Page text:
A Relationship with Failure

I was a bright kid growing up. I have talked about this briefly in my introductions, and it's said with not much pride. It was only helping me in the short run of school which grew more and more difficult to navigate using innate talents alone. By the time my innate talent ran out of proper capacity to deal with my problems, I had not learned how to deal with failures of any kind. It was one of the main triggers of my anger issues.

I was so used to being independent and capable that even the thought of failure can induce a level of anxiety that incapacitate me. Life grew more and more frustrating as I walk through life I start making excuses and finding faults in everything else but myself. Either that or I start going hard in the opposite direction and beat myself up and curse myself for every single tiny flaw and even forecasted a dark and dreadful future for myself due to my incompetence.

It got to a point where I couldn't enjoy the stuff I used to love in the past, like sketching. Everything I do often becomes a question of “Will this help me succeed in the future?” so even a simple sketch becomes an object of critique. It got so bad because I couldn't even properly define what “success” meant for me. Maybe it was financially? maybe it was other societal expectations? religious goals? It all blends into one simple horrible sentiment. It doesn't matter since I'm failing at every single one of those and probably any other metric I forgot to mention.

I think I managed to properly convey how horrible of a relationship I have with failure. But, I had an interesting thought that can hopefully steer this post in a more positive direction. I want to talk about curiosity and how it's related to the concept of failure. Curiosity is a positive emotional response to failure and incompetence, while its negative counterpart is shame or insecurity.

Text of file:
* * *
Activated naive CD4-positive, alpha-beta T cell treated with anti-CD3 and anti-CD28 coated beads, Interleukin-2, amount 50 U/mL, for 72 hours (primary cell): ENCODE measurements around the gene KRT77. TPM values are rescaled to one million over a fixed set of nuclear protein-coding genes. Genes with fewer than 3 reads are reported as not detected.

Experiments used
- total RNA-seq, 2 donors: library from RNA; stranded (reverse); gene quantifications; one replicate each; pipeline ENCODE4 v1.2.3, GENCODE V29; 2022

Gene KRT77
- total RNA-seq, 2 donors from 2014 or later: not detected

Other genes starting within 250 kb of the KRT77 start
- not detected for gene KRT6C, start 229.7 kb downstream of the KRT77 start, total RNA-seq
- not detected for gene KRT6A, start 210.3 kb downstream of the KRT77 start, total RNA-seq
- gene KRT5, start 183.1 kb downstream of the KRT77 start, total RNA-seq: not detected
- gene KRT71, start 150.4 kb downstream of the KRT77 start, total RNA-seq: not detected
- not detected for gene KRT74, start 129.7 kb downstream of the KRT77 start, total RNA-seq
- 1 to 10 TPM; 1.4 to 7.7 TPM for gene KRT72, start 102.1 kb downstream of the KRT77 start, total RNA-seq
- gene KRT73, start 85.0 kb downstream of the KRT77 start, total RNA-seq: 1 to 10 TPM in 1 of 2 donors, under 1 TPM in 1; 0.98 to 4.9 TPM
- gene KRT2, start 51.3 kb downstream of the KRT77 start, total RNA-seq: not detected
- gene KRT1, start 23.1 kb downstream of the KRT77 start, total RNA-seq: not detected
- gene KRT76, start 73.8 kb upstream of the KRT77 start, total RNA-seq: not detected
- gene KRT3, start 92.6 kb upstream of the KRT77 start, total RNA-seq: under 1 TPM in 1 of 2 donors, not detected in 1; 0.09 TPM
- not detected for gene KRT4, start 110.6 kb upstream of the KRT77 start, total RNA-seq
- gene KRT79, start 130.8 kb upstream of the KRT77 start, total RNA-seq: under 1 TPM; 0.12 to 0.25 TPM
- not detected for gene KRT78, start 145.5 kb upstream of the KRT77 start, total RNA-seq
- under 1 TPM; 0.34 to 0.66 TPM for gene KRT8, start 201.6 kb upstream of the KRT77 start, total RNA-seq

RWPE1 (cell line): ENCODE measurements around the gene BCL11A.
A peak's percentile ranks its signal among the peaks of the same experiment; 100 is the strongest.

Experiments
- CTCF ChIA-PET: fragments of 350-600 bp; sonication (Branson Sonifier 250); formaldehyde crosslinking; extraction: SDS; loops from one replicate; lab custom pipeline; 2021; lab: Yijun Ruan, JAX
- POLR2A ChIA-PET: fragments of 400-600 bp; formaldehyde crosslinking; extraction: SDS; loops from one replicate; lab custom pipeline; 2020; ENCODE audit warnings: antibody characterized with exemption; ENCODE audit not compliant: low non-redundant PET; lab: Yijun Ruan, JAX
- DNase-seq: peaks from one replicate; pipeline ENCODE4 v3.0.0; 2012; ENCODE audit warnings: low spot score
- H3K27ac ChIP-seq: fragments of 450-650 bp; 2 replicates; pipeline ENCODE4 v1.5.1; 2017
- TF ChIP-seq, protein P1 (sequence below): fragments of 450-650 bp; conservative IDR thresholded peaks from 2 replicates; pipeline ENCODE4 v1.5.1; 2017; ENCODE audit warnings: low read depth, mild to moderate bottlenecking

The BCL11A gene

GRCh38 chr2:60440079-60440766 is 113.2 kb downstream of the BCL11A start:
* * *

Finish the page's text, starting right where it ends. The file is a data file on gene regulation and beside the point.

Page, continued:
Think about it for a second, one of the defining characteristics of children is that they are curious. They have always been that way and that is what drives them to learn about all things in their developing years. They learned how to do things like walk and talk because they are curious. Curious about how the people around them can do things they can't. And so their curiosity drove them to try again and again and again. They take their time and they keep at it with no regard for how many times they failed. It is because they had no prior concept of shame or insecurity. They just know that it's possible since people around them can do it too, even though they themselves can't do the thing just yet.

Curiosity is one of the most precious traits of humankind. It is the driving force of human progress, be it as a whole species/society or as individuals. And it is eroded by shame and insecurity. The more we shame those who are incapable or incompetent, the less likely they are to be curious or to keep trying to reach any goal. Thus, I think the world would be a better place if we learn to cultivate curiosity and penalize shaming people that aren't yet capable of something.

As a burnt-out grown-up gifted child, I have a terrible relationship with failure. It made me take years to realize that failure isn't the end of the journey, it is the beginning of it. It is a marker on the side of the street saying that there is more road ahead of you. Thus, you should continue the journey ahead.

And remember that the journey is not a race, let alone a sprint. It is a marathon at best, though it's more enjoyable to treat it as just a leisurely stroll. Enjoy every step and see where the road takes you. Until then, safe travels and be well.

Yours Truly, Singodimejo